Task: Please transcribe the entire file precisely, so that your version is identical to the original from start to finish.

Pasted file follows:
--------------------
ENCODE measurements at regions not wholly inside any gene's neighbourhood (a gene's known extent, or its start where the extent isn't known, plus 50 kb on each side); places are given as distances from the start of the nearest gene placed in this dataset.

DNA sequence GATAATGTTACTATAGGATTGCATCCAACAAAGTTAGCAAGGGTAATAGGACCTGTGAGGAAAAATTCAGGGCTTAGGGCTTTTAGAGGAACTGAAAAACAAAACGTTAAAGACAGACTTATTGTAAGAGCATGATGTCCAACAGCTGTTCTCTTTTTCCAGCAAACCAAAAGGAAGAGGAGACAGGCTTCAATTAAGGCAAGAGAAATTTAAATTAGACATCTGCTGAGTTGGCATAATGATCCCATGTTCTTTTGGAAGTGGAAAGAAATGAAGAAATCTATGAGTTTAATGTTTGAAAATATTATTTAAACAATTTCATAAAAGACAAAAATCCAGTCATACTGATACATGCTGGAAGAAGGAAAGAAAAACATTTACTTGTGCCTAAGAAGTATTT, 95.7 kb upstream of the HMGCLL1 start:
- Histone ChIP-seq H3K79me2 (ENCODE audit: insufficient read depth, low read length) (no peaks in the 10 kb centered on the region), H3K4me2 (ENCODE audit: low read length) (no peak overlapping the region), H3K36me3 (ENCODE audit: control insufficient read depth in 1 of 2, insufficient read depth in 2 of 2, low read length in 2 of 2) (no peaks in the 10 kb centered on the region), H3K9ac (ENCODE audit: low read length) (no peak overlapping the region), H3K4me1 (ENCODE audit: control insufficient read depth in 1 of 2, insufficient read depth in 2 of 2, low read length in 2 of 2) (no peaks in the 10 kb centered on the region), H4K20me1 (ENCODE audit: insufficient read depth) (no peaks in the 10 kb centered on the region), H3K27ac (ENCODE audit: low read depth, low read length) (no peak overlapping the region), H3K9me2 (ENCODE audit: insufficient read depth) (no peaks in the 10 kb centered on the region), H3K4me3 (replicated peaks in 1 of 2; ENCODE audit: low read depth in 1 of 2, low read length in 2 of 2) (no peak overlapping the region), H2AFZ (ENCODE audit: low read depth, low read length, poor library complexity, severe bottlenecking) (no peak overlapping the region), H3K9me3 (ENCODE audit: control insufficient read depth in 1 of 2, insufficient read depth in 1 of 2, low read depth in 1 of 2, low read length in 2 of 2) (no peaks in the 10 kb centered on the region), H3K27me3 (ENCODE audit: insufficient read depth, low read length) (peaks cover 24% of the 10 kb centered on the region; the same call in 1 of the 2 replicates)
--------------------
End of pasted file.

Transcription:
ENCODE measurements at regions not wholly inside any gene's neighbourhood (a gene's known extent, or its start where the extent isn't known, plus 50 kb on each side); places are given as distances from the start of the nearest gene placed in this dataset.

DNA sequence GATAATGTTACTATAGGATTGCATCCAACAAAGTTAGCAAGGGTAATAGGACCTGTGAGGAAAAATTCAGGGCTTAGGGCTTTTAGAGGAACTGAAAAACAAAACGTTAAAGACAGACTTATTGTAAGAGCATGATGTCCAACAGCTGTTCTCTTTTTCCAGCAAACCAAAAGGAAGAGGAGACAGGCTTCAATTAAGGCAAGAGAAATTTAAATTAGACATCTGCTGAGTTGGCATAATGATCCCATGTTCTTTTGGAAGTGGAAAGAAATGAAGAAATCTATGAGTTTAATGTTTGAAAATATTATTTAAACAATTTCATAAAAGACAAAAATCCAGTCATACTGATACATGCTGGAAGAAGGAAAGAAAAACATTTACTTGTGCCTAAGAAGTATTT, 95.7 kb upstream of the HMGCLL1 start:
- Histone ChIP-seq H3K79me2 (ENCODE audit: insufficient read depth, low read length) (no peaks in the 10 kb centered on the region), H3K4me2 (ENCODE audit: low read length) (no peak overlapping the region), H3K36me3 (ENCODE audit: control insufficient read depth in 1 of 2, insufficient read depth in 2 of 2, low read length in 2 of 2) (no peaks in the 10 kb centered on the region), H3K9ac (ENCODE audit: low read length) (no peak overlapping the region), H3K4me1 (ENCODE audit: control insufficient read depth in 1 of 2, insufficient read depth in 2 of 2, low read length in 2 of 2) (no peaks in the 10 kb centered on the region), H4K20me1 (ENCODE audit: insufficient read depth) (no peaks in the 10 kb centered on the region), H3K27ac (ENCODE audit: low read depth, low read length) (no peak overlapping the region), H3K9me2 (ENCODE audit: insufficient read depth) (no peaks in the 10 kb centered on the region), H3K4me3 (replicated peaks in 1 of 2; ENCODE audit: low read depth in 1 of 2, low read length in 2 of 2) (no peak overlapping the region), H2AFZ (ENCODE audit: low read depth, low read length, poor library complexity, severe bottlenecking) (no peak overlapping the region), H3K9me3 (ENCODE audit: control insufficient read depth in 1 of 2, insufficient read depth in 1 of 2, low read depth in 1 of 2, low read length in 2 of 2) (no peaks in the 10 kb centered on the region), H3K27me3 (ENCODE audit: insufficient read depth, low read length) (peaks cover 24% of the 10 kb centered on the region; the same call in 1 of the 2 replicates)